In the past I’ve written about “the wonder of wafting flakes, the cushy clumps of white upon the evergreens, the comfort of saying the word, “brrrr” as I peek outside, simultaneously rubbing my hands together as I smell the bouquet of baking ginger cookies.” And I have referenced the Snow Queen, surveying her wintry domain, here on her/my hill, looking out at crystals and icicles. All the Minnesota novelties to a California girl.


Silly me. It’s our third winter here on Mt. Faith. And it is no longer thrilling, definitely not poetic, absolutely over-the-top ridiculous, are you-kidding-me absurd, what were we thinking, and frankly – I never knew Midgard, our mother Earth could be such a bitch. Sorry.


It has been weeks with below zero temperatures (read that 40 plus below with the wind chill) and not much hope in sight. As I write these words the blizzard is in full force, the Frost Giants hurling the storm with a vengeance. And I can only ask myself – how did my darling Grammy Marie and Grandma Pauline and Great Grandma Elin survive in this land?

If I am inside with central fuel oil heating, and no need to regularly traverse the frozen slopes to the designated outside “bathroom,” and not dependent on long, arduous ski runs, over a hundred miles away, to Alexandria for basic supplies, then how indeed can I complain and whine?

How did they do it? How ever, these ancestors of ours on the upper plains, did they live in log cabins and holes dug into the ground until they could construct a proper structure? How was it possible to stay warm and sane when all hell broke loose and the Gods reigned havoc upon this land?

I can’t even get down my driveway (actually, not back UP again) and it is making me crazy. My calendar is loaded with appointments – meetings for planning 1 Vegetable/1 Community (beets this year), Lake Region Writers Network task force for conferences, Master Gardener information booth at the mall, Unitarian group facilitators meeting, fiber day potluck, book launch party, garden club program, Someplace Safe benefit tea. And that’s all in the first two weeks of February.


And no. We’re not contemplating moving back to California. But we have new respect for our fellow Minnesotans who manage to go on with life and laugh about their homeland and say “Uff Da” a lot. It must have been bred-in by the likes of Grammies Marie and Pauline and Elin, and if that’s the case I guess I need to practice dredging up my inner Norwegian.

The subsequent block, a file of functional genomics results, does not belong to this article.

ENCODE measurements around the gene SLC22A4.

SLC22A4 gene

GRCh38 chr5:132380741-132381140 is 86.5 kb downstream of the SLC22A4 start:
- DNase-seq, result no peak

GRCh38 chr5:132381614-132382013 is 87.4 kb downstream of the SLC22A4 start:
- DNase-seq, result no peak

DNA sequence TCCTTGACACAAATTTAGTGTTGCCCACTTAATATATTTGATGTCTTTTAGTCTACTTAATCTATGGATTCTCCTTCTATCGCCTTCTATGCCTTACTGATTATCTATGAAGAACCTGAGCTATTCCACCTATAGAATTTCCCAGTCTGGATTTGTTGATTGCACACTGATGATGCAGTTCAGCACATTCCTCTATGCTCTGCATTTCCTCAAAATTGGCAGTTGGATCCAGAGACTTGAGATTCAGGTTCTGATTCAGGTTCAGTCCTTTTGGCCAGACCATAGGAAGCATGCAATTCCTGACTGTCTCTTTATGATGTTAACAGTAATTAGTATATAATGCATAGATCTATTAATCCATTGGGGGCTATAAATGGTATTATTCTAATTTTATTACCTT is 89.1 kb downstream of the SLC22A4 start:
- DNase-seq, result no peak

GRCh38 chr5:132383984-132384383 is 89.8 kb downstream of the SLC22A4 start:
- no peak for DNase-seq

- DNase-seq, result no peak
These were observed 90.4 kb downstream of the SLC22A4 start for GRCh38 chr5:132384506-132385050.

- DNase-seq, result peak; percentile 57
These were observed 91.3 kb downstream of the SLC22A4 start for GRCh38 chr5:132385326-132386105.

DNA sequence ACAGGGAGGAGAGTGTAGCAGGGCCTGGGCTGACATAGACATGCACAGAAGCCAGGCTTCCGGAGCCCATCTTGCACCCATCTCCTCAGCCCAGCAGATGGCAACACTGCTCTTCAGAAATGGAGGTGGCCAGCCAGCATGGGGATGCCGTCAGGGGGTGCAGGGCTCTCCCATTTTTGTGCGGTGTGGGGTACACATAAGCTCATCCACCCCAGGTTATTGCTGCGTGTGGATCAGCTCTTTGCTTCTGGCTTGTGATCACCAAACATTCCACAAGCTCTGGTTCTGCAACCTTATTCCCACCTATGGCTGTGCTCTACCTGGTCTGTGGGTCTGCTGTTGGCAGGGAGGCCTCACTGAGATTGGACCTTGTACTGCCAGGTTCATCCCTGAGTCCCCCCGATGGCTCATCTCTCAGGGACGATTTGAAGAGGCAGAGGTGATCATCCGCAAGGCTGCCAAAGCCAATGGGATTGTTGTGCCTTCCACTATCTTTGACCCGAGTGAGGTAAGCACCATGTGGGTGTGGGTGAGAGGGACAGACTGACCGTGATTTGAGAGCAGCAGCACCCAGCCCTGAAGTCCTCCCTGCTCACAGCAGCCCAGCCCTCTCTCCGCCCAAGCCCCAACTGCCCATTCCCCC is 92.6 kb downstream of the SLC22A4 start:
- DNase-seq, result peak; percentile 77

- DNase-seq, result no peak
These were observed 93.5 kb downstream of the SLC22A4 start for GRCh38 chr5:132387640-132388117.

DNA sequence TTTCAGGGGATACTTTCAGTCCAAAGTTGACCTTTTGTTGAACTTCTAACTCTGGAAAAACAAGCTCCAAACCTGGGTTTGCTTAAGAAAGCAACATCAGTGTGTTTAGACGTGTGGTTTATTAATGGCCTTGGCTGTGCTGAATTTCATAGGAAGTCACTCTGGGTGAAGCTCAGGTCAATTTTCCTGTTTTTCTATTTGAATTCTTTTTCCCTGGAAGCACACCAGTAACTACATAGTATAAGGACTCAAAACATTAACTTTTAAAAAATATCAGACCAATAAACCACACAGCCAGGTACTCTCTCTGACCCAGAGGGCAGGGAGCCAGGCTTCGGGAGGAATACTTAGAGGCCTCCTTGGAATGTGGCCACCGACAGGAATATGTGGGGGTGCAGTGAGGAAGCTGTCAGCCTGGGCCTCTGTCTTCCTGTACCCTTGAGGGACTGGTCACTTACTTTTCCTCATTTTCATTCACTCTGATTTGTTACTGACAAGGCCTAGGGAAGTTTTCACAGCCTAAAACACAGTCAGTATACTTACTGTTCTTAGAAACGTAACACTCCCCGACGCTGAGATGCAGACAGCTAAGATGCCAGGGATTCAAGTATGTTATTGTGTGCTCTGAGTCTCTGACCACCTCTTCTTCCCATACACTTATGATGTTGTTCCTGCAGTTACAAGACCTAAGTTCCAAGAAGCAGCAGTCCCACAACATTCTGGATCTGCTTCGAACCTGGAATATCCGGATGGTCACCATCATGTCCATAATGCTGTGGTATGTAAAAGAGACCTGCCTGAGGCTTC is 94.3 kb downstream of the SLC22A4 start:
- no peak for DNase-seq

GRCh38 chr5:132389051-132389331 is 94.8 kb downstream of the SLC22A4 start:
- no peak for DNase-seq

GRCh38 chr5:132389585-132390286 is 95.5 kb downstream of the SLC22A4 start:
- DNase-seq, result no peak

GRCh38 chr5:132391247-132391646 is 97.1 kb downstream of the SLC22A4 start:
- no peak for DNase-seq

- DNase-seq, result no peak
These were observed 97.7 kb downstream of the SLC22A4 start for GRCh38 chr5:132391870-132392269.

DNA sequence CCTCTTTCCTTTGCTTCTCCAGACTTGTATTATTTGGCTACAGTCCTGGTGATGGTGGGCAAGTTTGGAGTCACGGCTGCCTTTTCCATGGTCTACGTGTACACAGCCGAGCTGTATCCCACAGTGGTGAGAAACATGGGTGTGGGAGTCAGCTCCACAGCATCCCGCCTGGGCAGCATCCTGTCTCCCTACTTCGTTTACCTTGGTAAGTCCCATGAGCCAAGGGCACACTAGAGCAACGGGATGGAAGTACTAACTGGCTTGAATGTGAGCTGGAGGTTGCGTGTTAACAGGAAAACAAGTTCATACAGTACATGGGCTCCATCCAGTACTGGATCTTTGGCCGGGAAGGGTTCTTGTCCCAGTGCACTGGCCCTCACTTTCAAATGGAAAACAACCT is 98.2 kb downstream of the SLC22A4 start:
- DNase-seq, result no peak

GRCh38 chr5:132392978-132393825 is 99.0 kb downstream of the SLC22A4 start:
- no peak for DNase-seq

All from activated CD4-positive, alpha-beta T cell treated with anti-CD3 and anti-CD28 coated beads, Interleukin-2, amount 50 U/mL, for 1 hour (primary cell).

For one, I’ve made a promise to myself to begin to sort through seed catalogues (note: ONLY those on the Monsanto-Free list!) and plot out the new garden that I pre-prepared last fall, focusing on bee and butterfly friendlies – monarda and asclepias, sunflower and cosmos and goldenrod, Joe Pye weed and salvias.


And whenever I look out the window, instead of cursing and focusing on the dreaded driveway, I must envision all the promises of the spring to come. Especially the peonies which we separated from the Clara and Hemnes cemeteries and the old home at Hickson, and that represent my personal heritage, thanks to Marie and Pauline and Elin. 


And last – T.M. must order new snow tires. 

This entry was posted in bees, Claustrophobia, COMMUNITY, Gardening, minnesota life, mythology, Norwegian, SNOW, storm, WEATHER. Bookmark the permalink.


  1. Beth says:

    I always wondered what came over our ancestors to settle in such a (weather wise) miserable place. Not all of them kept sane, you know. More than one prairie farm wife went nuts and had to be put into a sanitarium. I was told that my cousin’s wife went mad out at their isolated farmstead and put arsenic in all the hot cocoa one morning at breakfast. Fortunately, the husband tasted the bitterness, spit it out and got the children’s cocoa thrown away, thereby averting a tragedy. I guess his wife was put in a sanitarium after that. Probably someplace like that big hospital in Fergus. Great to read! I feel the same way, trust me!

  2. Gerri says:

    After spending the past five weeks in Florida, I was curious to read your take on this winter, Diane. Every time we checked the weather, Fergus Falls was -20 with a -38 wind chill. I was so glad to read that even showbirdredux thinks the winter of 2014 is a bit much! Hope to see you soon. Gerri

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